From the TUC

Saving Our Safety Net Fact of the Week: Taxing disability benefits would hit hundreds of thousands of low-paid disabled workers

03 Apr 2015, by in Society & Welfare

Saving Our Safety Net Fact Of The WeekThere’s something (horrible) for everyone in the list of possible benefit cuts leaked to the BBC last week. In this column I want to concentrate on the proposal that people would have to pay income tax on their disability benefits if their incomes including these benefits were over the minimum threshold.

According to the BBC, this would apply to Disability Living Allowance and Personal Independence Payment (which is gradually replacing DLA) – according to the Institute for Fiscal Studies, this policy would bring in £915 million a year.  If it was extended to Attendance Allowance (which helps with care costs for people aged over 65) another £515 million would be raised.

The first thing to realise about these benefits is that they aren’t out-of-work benefits. I want to emphasise this point, because ministers often seem not to grasp it – back in 2010 Mr Osborne justified the abolition of DLA by claiming it would improve work incentives and his colleagues have repeated this error from time to time since then.

DLA isn’t really like the income you get from a job, other benefits or investments (which makes the morality of taxing it dubious) and it isn’t designed to compensate disabled people for not having paid jobs. Employment and Support Allowance does that, instead it’s designed to help meet the extra mobility and care costs associated with being disabled.

DLA and PIP are supposed to create a level playing field, so that someone who faces disability-related costs can have the same standard of living as a non-disabled person with the same income. In practice, it’s paid at too low a level to achieve this, but it does make a big difference. (Full disclosure: the TUC is a member of the Disability Benefits Consortium, and we support the number 1 demand in the DBC’s manifesto, which is to take steps to compensate disabled people fully for disability-related costs, not reduce the support that already exists.)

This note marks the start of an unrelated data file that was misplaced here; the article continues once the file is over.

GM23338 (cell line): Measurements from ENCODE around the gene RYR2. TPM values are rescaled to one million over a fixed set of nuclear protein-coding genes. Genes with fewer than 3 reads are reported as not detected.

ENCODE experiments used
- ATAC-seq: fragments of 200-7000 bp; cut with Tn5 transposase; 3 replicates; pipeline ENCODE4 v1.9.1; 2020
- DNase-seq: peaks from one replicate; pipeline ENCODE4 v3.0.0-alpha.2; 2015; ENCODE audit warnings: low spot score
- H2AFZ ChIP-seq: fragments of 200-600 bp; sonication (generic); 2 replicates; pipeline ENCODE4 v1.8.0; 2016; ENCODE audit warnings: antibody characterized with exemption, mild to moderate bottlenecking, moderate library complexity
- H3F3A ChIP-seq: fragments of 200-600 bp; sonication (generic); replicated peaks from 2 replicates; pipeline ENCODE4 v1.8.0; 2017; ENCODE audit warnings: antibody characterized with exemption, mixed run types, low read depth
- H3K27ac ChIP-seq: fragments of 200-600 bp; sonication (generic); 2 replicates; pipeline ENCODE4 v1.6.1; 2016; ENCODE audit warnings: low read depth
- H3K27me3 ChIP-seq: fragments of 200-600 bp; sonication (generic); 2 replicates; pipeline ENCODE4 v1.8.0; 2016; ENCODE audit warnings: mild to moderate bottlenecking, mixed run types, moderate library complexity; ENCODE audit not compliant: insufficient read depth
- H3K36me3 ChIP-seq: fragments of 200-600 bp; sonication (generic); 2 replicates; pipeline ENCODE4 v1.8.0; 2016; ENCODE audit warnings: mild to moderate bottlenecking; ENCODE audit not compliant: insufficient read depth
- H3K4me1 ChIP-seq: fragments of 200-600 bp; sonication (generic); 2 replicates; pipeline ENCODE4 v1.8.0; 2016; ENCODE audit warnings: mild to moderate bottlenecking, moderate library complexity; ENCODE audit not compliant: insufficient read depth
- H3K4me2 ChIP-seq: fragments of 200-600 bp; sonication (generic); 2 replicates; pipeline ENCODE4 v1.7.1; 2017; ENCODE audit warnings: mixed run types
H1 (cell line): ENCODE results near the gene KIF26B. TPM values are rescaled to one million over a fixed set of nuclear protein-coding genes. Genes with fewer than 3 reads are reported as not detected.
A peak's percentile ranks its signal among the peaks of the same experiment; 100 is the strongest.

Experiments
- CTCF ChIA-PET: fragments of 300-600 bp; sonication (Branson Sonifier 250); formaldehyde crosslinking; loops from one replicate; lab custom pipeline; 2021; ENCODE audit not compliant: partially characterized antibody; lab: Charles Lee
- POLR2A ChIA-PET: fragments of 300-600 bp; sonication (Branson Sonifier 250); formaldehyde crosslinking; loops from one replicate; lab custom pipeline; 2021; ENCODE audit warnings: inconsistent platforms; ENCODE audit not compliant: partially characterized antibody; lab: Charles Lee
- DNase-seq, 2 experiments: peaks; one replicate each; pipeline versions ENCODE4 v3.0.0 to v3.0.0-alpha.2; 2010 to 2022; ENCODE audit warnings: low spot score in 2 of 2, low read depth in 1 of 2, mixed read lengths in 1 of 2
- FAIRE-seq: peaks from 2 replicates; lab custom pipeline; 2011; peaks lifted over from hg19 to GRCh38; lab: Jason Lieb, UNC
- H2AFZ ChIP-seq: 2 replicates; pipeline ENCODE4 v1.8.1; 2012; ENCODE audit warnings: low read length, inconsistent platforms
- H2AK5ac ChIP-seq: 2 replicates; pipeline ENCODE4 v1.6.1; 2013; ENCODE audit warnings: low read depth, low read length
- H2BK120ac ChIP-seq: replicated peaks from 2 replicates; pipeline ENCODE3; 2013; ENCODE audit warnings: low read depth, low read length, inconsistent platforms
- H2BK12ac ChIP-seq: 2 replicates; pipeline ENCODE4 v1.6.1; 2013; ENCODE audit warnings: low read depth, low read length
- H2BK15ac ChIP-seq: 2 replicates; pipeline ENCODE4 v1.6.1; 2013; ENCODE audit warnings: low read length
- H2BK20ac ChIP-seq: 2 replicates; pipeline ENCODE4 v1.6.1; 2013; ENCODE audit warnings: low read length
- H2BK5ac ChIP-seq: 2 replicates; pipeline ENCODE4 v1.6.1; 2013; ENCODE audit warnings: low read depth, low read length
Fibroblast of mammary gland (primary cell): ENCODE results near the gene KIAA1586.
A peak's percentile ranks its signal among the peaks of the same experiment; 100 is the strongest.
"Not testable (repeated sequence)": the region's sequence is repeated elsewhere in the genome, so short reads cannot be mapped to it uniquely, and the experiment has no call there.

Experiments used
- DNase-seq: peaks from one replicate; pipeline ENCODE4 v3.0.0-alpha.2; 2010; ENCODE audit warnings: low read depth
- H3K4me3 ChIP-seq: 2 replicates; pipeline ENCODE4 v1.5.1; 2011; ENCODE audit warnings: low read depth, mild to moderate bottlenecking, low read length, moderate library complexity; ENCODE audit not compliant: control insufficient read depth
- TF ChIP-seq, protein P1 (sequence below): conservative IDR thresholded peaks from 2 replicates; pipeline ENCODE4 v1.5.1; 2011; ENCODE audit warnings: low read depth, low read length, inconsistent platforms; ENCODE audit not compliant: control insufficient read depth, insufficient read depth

So it is perfectly possible to be employed and get DLA/PIP and, for workers who qualify, it makes a huge difference. These benefits are often used to pay for, for instance, an adapted Motability car or other services that allow the disabled person to live an in dependent life. And many use that independence to get and keep their jobs.

According to information revealed as the result of a Freedom of Information inquiry, in February 2012 there were 386,000 working age DLA claimants in Great Britain who were in employment, 21 percent of all working age claimants. In addition, a study for the DWP that looked at people who received both Incapacity Benefit and DLA in 2008 found that about one in five (at that time 235,000 people) would have liked a job then or at some time in the future and that how much better off they would be in work was a key issue for them.